Total RNA from transfected HCT116 cells was isolated using Tri-reagent (Molecular Research Center, Cincinnati, OH) and treated extensively with DNase I to eliminate contaminating genomic and transfected DNA. First strand cDNA was synthesized and quantitative PCR was performed using the Applied Biosystems (ABI, Foster City, CA) 7300 real time PCR system and ABI SYBR Green PCR Master Mix as described previously [19]. Control reactions, using samples made without reverse transcriptase were also run to verify amplification was from cDNA templates. Standard curves were generated for each product using cloned cDNAs for GFP-Bax and S16 ribosomal protein to quantify the abundance of cDNA in each unknown. The qPCR cycling parameters were: 1 cycle of 95°C for 10 min, 40 cycles of 95°C for 15 s and 60°C for 1 min. Data collection was taken at the 60°C annealing/extension phase. In order to ensure the presence of a single product, a dissociation curve was performed after each run and products visualized on ethidium bromide-stained agarose gels. Data were collected from threshold values using the automatic function of the 7300 System Sequence Detection Software program. The primers used to quantify Bax cDNA were: 5'TTC ATC CAG GAT CGA GCA GG (forward) and 5' CAT CAG CAA ACA TGT CAG C (reverse). The primers used to quantify S16 ribosomal protein cDNA, were the same primers that were used to clone S16 above.

Cell culture

All cells were maintained in a humidified incubator at 37°C with 5% CO2. Medium was changed every 2-3 days. Human colorectal cancer cells lacking a functional BAX gene, HCT116BAX-/- [20], were a gift from Dr. Bert Vogelstein. These cells were cultured in McCoy's 5A Medium (Modified) with 25 mM Hepes and L-glutamine (Cambrex, Walkersville, MD), and supplemented with 10% Fetal Bovine Serum (FBS) (certified tetracycline free - Atlanta Biologicals, Atlanta, GA) and 1% penicillin/streptomycin. HCT116 cells were treated with 500 μM indomethacin (Sigma, St. Louis, MO), 24 hrs after transfection (see below) to induce cell death for threshold experiments. Cells attached to the plate and those floating in the medium were harvested 48 hrs after treatment, fixed in 3.7% formaldehyde and 0.5% Igepal CA-630, and DAPI stained. Cells with condensed chromatin and fragmented nuclei were scored as apoptotic as described previously [20].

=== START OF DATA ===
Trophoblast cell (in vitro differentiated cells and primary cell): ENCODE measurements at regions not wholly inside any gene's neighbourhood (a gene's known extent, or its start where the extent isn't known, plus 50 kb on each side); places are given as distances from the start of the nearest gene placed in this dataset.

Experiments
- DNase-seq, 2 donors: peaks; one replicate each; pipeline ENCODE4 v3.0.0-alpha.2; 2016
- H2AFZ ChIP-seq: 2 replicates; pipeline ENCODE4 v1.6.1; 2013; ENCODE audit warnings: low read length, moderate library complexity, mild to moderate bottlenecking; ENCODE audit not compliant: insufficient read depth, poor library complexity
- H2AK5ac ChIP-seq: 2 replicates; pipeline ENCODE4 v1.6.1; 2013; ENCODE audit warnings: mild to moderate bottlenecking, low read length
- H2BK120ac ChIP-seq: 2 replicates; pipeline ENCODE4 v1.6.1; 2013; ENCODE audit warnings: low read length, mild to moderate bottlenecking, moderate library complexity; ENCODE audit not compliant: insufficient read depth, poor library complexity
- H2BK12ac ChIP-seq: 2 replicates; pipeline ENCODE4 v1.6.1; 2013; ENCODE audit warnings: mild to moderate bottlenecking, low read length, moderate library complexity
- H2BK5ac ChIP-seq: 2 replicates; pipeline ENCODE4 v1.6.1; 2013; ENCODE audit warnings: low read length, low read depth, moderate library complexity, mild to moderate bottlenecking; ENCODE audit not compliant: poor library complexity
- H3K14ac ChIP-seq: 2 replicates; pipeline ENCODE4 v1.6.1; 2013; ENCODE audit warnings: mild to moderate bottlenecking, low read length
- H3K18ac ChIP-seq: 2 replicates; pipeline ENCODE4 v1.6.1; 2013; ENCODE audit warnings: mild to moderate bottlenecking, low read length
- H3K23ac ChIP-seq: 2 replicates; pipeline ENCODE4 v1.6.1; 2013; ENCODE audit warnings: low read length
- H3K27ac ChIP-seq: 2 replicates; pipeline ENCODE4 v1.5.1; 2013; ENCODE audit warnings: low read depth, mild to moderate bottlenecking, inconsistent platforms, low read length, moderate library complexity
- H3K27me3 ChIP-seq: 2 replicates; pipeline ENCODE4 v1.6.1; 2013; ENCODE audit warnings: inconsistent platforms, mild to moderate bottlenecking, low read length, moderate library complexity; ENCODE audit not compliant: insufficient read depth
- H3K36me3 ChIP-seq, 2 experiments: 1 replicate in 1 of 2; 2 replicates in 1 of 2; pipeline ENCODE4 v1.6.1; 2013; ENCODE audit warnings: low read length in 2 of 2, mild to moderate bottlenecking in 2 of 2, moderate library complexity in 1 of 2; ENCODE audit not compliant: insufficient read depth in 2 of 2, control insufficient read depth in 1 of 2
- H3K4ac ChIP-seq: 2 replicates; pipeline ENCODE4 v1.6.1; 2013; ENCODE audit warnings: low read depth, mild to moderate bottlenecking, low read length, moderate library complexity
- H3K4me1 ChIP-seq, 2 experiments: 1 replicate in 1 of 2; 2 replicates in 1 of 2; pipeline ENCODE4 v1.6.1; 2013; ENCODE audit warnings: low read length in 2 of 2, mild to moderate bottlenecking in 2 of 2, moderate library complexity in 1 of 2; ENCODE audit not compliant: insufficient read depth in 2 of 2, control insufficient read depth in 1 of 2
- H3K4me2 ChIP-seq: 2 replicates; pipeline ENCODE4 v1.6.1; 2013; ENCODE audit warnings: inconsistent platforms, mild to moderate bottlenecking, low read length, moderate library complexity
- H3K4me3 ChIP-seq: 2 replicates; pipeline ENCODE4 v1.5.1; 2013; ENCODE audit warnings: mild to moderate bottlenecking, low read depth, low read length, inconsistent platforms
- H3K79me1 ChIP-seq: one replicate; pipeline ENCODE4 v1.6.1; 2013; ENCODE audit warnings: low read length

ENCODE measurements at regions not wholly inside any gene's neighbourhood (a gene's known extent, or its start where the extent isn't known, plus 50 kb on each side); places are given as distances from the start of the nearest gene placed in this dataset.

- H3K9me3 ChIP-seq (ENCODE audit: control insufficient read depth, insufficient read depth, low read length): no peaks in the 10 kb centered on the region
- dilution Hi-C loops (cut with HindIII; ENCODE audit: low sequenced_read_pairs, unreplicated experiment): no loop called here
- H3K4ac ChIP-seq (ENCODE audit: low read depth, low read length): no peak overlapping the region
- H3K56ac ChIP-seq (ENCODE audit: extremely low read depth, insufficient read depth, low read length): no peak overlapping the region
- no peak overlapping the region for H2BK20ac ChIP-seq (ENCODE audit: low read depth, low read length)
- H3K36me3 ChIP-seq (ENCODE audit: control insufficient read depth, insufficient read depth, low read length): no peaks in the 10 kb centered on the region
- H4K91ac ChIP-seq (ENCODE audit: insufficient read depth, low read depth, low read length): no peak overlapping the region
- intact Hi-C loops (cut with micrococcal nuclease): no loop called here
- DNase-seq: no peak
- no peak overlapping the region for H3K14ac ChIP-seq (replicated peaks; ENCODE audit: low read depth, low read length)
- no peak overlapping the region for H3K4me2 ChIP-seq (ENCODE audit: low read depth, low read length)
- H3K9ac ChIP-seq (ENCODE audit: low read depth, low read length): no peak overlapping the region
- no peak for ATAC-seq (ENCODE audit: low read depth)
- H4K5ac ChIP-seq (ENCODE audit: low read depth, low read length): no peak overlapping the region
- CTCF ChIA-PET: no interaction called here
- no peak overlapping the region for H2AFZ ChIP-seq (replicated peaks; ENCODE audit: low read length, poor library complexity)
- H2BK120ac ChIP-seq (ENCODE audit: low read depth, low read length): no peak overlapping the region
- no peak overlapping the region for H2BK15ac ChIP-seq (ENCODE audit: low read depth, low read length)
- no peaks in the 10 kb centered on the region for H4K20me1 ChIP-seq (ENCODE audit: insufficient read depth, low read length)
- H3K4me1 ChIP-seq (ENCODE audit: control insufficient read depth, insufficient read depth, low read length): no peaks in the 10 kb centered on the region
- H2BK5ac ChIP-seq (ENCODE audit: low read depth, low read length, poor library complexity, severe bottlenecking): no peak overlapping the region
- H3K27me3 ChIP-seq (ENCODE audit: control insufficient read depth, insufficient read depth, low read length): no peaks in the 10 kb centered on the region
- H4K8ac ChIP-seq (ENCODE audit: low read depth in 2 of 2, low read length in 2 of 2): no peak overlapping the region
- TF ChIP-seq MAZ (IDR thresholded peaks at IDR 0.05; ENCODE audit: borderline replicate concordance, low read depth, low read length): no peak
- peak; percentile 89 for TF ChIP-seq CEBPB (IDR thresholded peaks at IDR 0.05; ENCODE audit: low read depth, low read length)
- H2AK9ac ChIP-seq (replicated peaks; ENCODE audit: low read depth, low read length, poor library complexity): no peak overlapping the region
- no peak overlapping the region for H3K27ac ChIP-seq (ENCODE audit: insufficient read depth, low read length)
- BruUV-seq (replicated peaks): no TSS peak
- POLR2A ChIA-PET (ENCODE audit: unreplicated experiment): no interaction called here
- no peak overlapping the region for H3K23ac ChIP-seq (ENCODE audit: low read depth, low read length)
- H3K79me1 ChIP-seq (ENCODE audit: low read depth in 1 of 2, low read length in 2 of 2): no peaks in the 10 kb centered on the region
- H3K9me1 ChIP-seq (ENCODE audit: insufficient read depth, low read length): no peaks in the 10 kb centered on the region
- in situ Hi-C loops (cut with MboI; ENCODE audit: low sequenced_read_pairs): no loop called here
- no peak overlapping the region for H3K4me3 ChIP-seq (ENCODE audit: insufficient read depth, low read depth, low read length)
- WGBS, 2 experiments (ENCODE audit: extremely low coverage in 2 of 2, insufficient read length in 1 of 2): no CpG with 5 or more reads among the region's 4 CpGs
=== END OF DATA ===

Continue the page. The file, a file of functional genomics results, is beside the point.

Transfections

HCT116 cells were plated at a density of 1 × 106 cells/well into 6-well plates. All cells were transfected 24 hrs after initial plating. Transfections were performed using the Tfx-50 transfection reagent (Promega) with a 2:1 (transfection reagent: DNA) ratio. Plasmid DNAs used for transfection of HCT116 cells were 1 μg of either pTRE-GFP or pTRE-GFP-BAX co-transfected with 1 μg of pTet-ON (Clontech). The transfection media was replaced after 5 hrs with complete media containing increasing concentrations of doxycycline (DOX - Sigma), from 0 ng/ml to 100 ng/ml. Transfection efficiency for HCT116 cells was evaluated by counting the number of GFP positive cells and calculating the percentage based on the total number of cells. For cell death controls, HCT116 cells were transfected with 2 μg of pGL3-Control, pTRE-GFP-BAX, or pTet-ON.

Immunoblotting

Immunoblots were performed as described previously [21] with modifications. Lysates from HCT116BAX-/- cells were used for immunoblots (60 μg/lane). Protein concentration was quantified using the Pierce BCA Protein Assay (Thermo Scientific, Rockford, IL). Rabbit polyclonal antibodies against BAX (B3428) or ACTIN (A2066), were purchased from Sigma and used at 1:2,000 and 1:100 dilutions, respectively. A goat polyclonal antibody against GFP (T-19) (sc-5384) was purchased from Santa Cruz Biotechnology (Santa Cruz, CA) and used at a 1:100 dilution. Goat anti-rabbit secondary antibodies conjugated to alkaline phosphatase were used to visualize antibodies against BAX and ACTIN, while a donkey anti-goat secondary antibody conjugated to horse radish peroxidase was used to visualize the antibody against GFP. Immunoblots were developed with the ECL Western Blotting Detection Reagent from Amersham (Piscataway, New Jersey), scanned on a Storm 860 scanner (Amersham), and band density quantified using ImageQuant v5.2 (Amersham).

Fluorescent microscopy

Cells were plated, grown, and transfected in tissue culture well slides (Fisher Scientific, Chicago, IL). At the end of each experiment, the cells were fixed as described above, DAPI-stained, and coverslipped. Fluorescent photomicrographs were acquired using a Zeiss Axioplan 2 Imaging microscope with digital camera (Zeiss, Thornwood, NY). Images were pseudo-colored using Zeiss Axiovision Image Analysis software (v4.6). For graphic presentation, these images were imported into Adobe Photoshop, but were not enhanced further.

Statistical analyses

For data presented as mean ± SEM, assessment for significant differences between groups was performed by Student's t-test. A level of P ≤ 0.05 was used to designate significance.

Results

Susceptibility to indomethacin can be restored in HCT116BAX-/- cells by transfection with an exogenous GFP-Bax fusion construct